"Our success is based on the three T's: Talent, Technology and Tolerance", said senator Cornelia Yzer at the "Digital Ecosystems Europe" workshop in Berlin. The gathering served as the kick-off meeting of the World Economic Forum’s European Digital Leaders Network to which I had been invited. The objective? To answer questions such as: How can we foster increased digitalization across Europe? What can we do to ensure that Europe maintains its competitive position as the Fourth Industrial Revolution unfolds?
The main take-home message for me was: bundle forces. Europe has a unique opportunity for major innovation-driven economic growth. With seven of the top 10 National Readiness Index (NRI) countries, no other continent can boast such a diverse group of leading nations. Even more, at latest count, Europe has a total of 47 unicorns (startups valued at over $1 billion). But to capitalize on this, the EU will require better coordination and support between its many leading tech ecosystems.
A recent report from the World Economic Forum (WEF) describes an embarrassment of riches for some of Europe’s leading startup cities. For example, Luxembourg has the highest skilled workforce in the world with 60 percent high skilled jobs. Despite its recent controversy with Brexit, the UK is home to 18 tech unicorns and is building one of Europe’s largest technology centers at the London Olympic Park. The Netherlands is the first country in the world with a network dedicated to the Internet of Things (IoT). Lastly, Finland is recognized as the best country in the world for education and skills.
There have been some recent efforts to bring major European corporations and the EU’s most promising startups together in order to help these young upstarts achieve scale. Launched by the former EC Commissioner Neelie Kroes in 2014, the Startup Europe Partnership has aimed to jumpstart collaboration and investment between corporations and leading startups. Initiatives like this one as well as Startup Europe and the European Digital Forum, are a good start in bringing Europe’s disparate tech ecosystems together to make a much larger impact than they can alone.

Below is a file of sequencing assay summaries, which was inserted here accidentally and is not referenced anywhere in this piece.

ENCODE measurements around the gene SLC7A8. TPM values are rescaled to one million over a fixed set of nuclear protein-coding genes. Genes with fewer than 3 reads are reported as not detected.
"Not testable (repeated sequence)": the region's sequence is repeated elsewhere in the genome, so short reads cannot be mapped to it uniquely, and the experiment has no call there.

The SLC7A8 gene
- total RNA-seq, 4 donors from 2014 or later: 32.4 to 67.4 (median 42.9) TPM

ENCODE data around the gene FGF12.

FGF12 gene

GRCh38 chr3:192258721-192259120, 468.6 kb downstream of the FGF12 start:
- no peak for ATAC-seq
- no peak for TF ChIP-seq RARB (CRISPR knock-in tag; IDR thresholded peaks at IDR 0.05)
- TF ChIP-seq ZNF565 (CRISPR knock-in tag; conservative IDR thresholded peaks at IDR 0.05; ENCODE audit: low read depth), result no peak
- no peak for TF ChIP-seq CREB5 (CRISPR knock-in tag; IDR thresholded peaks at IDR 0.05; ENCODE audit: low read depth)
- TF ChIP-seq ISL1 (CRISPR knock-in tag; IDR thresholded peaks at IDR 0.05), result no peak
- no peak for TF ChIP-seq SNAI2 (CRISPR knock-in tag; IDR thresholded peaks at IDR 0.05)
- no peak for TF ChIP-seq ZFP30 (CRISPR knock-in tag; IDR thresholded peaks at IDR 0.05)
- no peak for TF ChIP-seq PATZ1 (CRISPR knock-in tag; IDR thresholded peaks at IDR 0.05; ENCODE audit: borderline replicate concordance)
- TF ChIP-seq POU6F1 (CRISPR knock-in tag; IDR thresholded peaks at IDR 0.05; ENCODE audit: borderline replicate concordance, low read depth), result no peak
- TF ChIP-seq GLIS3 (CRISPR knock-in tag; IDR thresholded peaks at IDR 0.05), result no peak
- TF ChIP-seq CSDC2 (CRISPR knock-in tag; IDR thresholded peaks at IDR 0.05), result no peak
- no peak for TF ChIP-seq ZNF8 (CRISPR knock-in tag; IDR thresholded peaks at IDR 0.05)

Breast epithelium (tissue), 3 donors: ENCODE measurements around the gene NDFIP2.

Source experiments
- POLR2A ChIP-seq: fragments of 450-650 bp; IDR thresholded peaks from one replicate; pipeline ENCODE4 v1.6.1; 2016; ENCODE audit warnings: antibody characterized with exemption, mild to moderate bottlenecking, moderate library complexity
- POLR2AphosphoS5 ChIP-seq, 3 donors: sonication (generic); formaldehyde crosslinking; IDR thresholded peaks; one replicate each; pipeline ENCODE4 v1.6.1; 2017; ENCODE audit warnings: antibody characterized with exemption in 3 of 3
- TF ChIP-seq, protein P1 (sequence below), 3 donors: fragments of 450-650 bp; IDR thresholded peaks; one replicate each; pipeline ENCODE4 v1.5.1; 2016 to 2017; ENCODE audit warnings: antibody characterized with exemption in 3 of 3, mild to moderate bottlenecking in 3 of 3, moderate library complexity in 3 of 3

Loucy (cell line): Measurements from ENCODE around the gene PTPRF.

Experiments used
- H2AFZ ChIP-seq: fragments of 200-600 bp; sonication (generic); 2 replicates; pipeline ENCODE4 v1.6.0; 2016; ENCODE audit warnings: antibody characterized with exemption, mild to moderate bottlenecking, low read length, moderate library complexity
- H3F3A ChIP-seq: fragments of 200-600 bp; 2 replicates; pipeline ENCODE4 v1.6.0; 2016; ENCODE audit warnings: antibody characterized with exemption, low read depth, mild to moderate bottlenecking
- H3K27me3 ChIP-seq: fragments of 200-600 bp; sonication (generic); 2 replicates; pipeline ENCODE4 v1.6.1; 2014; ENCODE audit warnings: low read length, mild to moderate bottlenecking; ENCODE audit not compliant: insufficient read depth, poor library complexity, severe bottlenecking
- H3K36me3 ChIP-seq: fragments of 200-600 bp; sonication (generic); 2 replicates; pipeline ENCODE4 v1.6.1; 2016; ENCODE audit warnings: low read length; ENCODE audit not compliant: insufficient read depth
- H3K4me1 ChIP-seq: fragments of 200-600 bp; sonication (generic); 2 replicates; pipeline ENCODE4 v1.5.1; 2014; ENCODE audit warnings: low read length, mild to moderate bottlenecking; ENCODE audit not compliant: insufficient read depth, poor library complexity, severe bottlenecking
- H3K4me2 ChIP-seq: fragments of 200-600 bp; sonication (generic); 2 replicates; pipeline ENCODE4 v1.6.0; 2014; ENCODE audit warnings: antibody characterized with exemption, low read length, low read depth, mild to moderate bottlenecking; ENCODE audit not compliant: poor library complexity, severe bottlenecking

In Switzerland, we pioneered with DigitalZurich2025 a novel model on the city-level – perhaps for other tech hubs to aspire to – uniting leaders from the private and public sector as well as academia in a cross-industry association with the shared vision of turning Zurich into a leading digital innovation hub of Europe. After its initial success, we expanded it this past September into a national initiative, known today as digitalswitzerland.
Some of the world's most renown startups are able to connect people across the globe. In this day and age it’s not too hard to fathom Europe’s tech hubs connecting in pursuit of shared innovation and growth. For example, what if there were demo day exchanges between each city’s respective top startups bringing about a fruitful cross-pollination of ideas to inspire further innovation? Or what if Europe had an annually coordinated schedule of market-entry camps across the continent to enable startups with fast-track access to Europe's 51 independent states?